It’s something that digital teams have fought for cycle after cycle: access to the same data that’s informing messaging decisions on mail and traditional media. This cycle, with so many unknowns as a result of the pandemic, it’s finally happened.
“Operating in silos has done us all a disservice,” said Kate Conway, creative director at Democratic digital firm Assemble.
Speaking during a panel at C&E’s online Creative Summit, Conway compared her experience in 2020 to what happens over in “cross-channel marketing all the time.”
“When you can be on across multiple channels it amplifies things beyond a strong showing on any individual channel,” she said. “And I think the same principal holds true across departments of a campaign where if you’re all saying the same thing and running in the same direction with strategic points on a timeline that you’re hitting together then it’s a much stronger campaign than any individual part of it operating in a silo.”
In this environment, campaigns are having to adapt their messaging based on rapidly changing national and local events.
“The issues have changed on a weekly basis,” said Ritvika Chandra founder of Ad Beat Digital. “That’s definitely been something from a content perspective we’ve had to adapt to. We have to be able to change content very quickly knowing that one week we might want to focus on healthcare, the other week it might be protests, the next week it might schools, and how do we merge all these things together into a cohesive narrative?”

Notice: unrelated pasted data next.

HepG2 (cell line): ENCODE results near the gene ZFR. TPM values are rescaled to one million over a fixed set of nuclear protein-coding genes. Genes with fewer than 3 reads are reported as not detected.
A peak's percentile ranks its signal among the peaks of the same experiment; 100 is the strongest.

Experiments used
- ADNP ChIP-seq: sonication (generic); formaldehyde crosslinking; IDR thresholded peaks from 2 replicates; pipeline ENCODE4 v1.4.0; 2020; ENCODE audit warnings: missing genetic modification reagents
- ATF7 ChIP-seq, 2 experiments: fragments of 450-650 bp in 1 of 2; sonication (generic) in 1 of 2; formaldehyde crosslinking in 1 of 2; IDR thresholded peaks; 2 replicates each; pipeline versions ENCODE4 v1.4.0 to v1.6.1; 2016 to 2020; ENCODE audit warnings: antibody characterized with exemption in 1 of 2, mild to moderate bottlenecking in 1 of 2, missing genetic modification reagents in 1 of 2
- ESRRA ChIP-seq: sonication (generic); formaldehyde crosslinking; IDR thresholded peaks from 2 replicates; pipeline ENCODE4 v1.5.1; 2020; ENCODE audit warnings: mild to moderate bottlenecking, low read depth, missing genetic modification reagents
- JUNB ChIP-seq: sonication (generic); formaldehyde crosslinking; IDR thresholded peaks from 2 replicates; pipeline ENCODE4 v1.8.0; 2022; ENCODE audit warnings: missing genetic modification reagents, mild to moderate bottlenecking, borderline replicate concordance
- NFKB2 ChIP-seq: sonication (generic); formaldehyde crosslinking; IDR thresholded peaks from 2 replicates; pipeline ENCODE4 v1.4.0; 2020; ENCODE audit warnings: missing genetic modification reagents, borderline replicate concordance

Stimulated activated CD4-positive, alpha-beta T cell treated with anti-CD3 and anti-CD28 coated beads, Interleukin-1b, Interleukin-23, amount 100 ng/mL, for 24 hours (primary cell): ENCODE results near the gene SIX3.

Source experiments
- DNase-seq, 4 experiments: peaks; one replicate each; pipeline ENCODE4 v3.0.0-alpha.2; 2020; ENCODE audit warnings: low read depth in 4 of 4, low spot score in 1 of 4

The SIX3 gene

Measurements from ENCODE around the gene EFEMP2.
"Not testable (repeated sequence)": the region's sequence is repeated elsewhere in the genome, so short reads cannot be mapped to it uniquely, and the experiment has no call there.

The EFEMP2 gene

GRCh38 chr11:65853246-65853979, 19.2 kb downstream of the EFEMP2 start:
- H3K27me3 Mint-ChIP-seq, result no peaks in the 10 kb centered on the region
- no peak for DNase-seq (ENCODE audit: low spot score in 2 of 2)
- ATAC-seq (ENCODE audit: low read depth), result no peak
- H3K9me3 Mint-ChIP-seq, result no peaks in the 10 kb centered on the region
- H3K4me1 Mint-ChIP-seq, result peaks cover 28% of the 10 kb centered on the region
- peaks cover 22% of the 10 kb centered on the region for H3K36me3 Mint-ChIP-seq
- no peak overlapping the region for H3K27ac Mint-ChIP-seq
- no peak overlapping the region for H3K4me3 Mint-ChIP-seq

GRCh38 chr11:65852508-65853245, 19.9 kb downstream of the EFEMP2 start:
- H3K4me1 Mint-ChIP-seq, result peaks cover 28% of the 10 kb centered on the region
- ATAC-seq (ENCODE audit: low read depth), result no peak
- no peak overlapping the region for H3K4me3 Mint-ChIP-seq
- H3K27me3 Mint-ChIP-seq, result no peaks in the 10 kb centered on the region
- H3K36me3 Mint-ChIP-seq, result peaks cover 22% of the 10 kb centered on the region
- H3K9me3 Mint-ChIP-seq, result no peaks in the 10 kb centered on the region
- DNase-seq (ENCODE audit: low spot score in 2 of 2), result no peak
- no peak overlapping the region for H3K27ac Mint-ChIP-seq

Finding the answer to that question is forcing campaign teams to coordinate like never before, or risk sounding tone deaf or worse during the ongoing pandemic. And it’s not as easy as it sounds.
Finding a common denominator in messaging that really pops among disparate groups, “that’s becoming more challenging,” said Kelly Grace Gibson, a partner at HG Creative.
“In the issue space, specifically, what this cycle is offering for us is to go to the next level of exploration about not only how do [voters] feel about this one issue, but how do they feel about what’s happening to their life at large?” Gibson said.
This more collaborative approach stands apart from recent history.
“It’s been a frustration of mine in this industry for many, many years — often times teams can get really siloed,” Gibson said of her work pre-2020. “What the TV team learns is not shared with the mail team, or the digital team. Right now, everybody’s got to share everything … There are so many unknowns that any kind of intel can be make or break.”